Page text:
- Activity Overview
- Planning Timeframe
- Material Requirements
- Cooperating Organizations
- Suggested Walkthrough
Activity Overview: Service is something that every group should get involved in. After all, if we're going to call ourselves humanists, we have to put humans first and help others out. Additionally, service projects build group solidarity, improve the image of freethinkers on and off campus, and make you eligible for awards from your school and the SSA. While this doesn't cover every kind of service project, it's intended as a generic guide to the important steps.
Planning timeframe: Before your semester starts, take a look at the school calendar. The farther you plan in advance, the higher your chance of success, and the better your 'claim' to the date and the idea. Your choice of date will be affected by a number of factors, but be sure to ask yourself what timeframe you want for the project: will it be a fixed length of time (e.g. a fundraiser for Doctors Without Borders), or something ongoing, perhaps regular (e.g. cleaning up a highway)?
Furthermore, if your project is complex or controversial, planning far in advance is essential; it will allow you to work out problems, and prevent a hostile administration from shutting it down.
Coordinating: A successful project must build off of the cohesion and skills already present in your group. You'll also need to assess the number of members who will commit to the project. The fewer who can or will, the more work for the rest, the more you have to scale it back, or the more likely you'll need to abandon it altogether. Don't embark on something too big and complex!
Material requirements: Of course, this will vary widely on the project you pick, but in general you'll need a banner to advertise your group, as well as literature to explain the project, your group, or freethought more generally. If you're collecting money, see if you can borrow a cashbox from your student union.
Cooperating Organizations: Most universities have service-oriented groups that are always looking for volunteers; consider assisting in one of their projects, especially if you have a small or new group. In any case, you should look at them and their activities to make sure you aren't duplicating their mission!
A long list of secular issues groups, as well as non-religious, non-proselytizing charities, can be found under Non-Religious Charities & Non-Profits section. For any organization you work for, be sure beforehand that they need your help. That is, you want to make sure that the organization exists, that it needs help, and that what you donate will go to the cause itself. You can investigate charities and how they spend money here.
Finally, talk to local freethought groups, both off-campus and at other schools. They may be able to support you materially, physically, or organizationally.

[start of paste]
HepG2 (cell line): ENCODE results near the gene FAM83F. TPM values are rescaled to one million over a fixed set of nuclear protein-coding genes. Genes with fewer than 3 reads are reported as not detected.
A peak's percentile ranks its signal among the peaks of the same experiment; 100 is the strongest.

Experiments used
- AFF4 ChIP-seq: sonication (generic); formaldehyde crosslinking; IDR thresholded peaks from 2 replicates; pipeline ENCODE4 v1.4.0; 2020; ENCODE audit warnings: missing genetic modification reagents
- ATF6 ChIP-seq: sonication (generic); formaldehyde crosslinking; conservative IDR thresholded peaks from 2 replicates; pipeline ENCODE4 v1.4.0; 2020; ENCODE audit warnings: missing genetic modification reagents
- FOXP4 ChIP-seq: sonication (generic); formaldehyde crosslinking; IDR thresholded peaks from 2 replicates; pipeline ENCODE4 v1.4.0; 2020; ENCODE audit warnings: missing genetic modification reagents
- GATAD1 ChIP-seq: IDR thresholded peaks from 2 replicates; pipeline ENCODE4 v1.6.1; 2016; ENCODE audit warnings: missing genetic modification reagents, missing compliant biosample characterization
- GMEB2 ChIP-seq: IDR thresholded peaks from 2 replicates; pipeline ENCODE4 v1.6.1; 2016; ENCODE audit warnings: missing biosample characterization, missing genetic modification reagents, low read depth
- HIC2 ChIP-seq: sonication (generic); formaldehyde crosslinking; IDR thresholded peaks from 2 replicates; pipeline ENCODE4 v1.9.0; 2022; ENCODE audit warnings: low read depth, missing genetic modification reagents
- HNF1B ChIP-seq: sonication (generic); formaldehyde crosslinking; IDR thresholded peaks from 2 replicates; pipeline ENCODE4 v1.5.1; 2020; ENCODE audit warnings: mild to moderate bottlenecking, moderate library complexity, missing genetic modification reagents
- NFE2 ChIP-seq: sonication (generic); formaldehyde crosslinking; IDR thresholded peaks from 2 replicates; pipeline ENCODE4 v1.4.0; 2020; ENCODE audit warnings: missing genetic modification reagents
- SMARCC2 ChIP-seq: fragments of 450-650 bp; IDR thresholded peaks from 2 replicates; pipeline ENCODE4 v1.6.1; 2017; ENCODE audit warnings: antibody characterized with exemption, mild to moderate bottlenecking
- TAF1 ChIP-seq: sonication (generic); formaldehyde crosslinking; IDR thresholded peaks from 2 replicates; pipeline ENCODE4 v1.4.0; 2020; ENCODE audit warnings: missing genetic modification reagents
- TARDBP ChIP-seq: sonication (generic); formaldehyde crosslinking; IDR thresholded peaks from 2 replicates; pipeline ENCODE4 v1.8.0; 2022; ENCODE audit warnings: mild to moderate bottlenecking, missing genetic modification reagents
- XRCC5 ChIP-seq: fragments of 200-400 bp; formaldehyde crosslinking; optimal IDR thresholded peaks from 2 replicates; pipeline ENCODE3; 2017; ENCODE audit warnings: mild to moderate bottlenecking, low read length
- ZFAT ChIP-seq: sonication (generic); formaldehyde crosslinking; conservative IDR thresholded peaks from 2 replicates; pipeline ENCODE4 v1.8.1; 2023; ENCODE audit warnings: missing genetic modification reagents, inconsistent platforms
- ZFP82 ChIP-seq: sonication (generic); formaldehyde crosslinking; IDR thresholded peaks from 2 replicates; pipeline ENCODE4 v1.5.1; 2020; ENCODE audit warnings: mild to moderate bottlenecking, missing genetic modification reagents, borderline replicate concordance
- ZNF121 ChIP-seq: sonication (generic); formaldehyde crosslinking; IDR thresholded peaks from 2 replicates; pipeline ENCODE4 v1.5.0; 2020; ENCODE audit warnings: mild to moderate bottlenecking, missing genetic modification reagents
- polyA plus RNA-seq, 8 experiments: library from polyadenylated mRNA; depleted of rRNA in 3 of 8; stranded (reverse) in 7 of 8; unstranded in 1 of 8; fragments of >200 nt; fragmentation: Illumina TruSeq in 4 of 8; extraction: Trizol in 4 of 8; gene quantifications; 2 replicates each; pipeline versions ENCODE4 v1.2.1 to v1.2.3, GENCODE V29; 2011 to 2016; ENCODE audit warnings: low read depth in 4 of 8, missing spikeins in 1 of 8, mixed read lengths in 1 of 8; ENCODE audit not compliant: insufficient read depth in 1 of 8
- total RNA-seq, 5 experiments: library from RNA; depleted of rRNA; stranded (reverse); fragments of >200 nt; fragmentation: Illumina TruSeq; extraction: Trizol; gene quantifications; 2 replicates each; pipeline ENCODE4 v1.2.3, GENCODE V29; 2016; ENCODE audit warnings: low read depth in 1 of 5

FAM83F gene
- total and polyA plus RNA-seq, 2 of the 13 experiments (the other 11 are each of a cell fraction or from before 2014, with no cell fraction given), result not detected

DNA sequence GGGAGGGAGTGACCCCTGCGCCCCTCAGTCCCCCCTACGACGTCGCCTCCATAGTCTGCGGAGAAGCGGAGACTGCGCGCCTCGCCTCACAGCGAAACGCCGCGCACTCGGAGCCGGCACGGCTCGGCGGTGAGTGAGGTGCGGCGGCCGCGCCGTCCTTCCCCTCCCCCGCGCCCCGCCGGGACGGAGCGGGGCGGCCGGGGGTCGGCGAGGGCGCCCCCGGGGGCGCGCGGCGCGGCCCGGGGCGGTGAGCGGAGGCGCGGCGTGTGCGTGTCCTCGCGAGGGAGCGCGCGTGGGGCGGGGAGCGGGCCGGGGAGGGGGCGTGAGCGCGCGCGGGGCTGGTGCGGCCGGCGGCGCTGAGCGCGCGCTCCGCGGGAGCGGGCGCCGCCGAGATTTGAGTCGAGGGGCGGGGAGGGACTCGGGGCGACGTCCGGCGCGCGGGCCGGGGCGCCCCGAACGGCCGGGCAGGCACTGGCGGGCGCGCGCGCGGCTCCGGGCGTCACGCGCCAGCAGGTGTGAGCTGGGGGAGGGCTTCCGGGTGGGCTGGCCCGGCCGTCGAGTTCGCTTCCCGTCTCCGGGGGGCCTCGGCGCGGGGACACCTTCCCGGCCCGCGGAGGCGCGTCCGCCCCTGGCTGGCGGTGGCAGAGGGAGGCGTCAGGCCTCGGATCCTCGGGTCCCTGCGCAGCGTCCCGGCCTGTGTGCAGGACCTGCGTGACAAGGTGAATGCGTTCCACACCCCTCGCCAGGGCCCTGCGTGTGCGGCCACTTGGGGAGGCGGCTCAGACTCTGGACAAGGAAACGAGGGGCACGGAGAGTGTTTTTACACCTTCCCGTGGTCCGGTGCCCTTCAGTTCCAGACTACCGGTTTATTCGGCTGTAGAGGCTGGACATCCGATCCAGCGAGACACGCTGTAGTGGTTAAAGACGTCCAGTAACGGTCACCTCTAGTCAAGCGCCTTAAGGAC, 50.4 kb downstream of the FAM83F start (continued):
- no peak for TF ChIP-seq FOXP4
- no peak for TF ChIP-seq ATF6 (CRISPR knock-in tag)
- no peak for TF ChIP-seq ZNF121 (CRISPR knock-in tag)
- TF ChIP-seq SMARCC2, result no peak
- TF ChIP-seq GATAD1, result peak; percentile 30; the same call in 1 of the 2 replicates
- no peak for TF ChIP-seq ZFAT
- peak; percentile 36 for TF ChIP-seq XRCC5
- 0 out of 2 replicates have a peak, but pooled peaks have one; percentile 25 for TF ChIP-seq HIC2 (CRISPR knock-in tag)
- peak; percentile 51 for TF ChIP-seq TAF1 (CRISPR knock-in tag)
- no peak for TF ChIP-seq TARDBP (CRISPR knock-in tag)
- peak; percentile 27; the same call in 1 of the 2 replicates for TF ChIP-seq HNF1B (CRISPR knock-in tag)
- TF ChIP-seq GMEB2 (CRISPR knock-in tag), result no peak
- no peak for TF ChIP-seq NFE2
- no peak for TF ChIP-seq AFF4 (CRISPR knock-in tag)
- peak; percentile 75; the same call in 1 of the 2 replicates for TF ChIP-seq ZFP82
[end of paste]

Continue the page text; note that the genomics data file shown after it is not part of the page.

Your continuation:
- Your first goal is to choose a message and goal. What impact, big or small, should your project have on the campus/community/region/country? Think about recent events and capitalize on them. Your goal should be realistic, based on the size of your membership and their commitment.
- Keep in mind that, as a freethought group, you may be judged differently from others, and your project may have political consequences.
- Delegate tasks to members based on their skills, talents, and capacities. Members should take on tasks that they are competent and familiar with. Be realistic, but don't be afraid to let people take on a challenge; this may well encourage them to take on a leadership role in the future.
- Find out from your student activities department if there are restrictions on collecting money or supplies. Clear these before going further.
- Advertise your project to your campus. Let them know what you're doing and why; when doing so, think of your target audience in terms of your project's goals. Write a press release to gain media attention. See your Group Running Guide for more specific tips and techniques.
- If your project is controversial, or intended to help an organization deemed objectionable by some (e.g., Planned Parenthood), be prepared to take criticism and respond to it. But don't get bogged down in defending yourself.
- If you're tabling, have information available about your project, your group, and freethought. A group leader should be around when tabling, or staffing an event.
- When your project is over, be sure to thank your volunteers, coordinators, donors and participants!
If you're going to be handling cash, there are some important things to keep in mind. You'll need a cashbox, which you can borrow from student activities or purchase, as well as someone trustworthy to handle it. Decide beforehand what forms of payment you can take - usually cash, sometimes checks, only rarely credit. Think about using a laptop for people to access PayPal. Customers may ask for a receipt - you can get a receipt book at an office supply store. This can help you inventory so nothing gets lost!
- After your project, make an inventory of the money or supplies you've collected. Did you reach your goal? If not, or if you were very successful, you may consider extending the length of your project.
- After getting the money and supplies you've collected, follow-up make sure that they get to the organization you're working for. If they sit around in storage, the project hasn't made any impact!
- Write a press release or an article about the project. It should include information on how successful it was, and should highlight that it was organized by a freethought group.
- Let your student activities department know about your project - some give recognition to outstanding service projects by campus groups.
- Contact the SSA's campus organizer, and let her know about your project. With her, you can work out what and why the event was successful, and how to make it better in the future. You can also apply for a Best Award, which can nab you a plaque and check!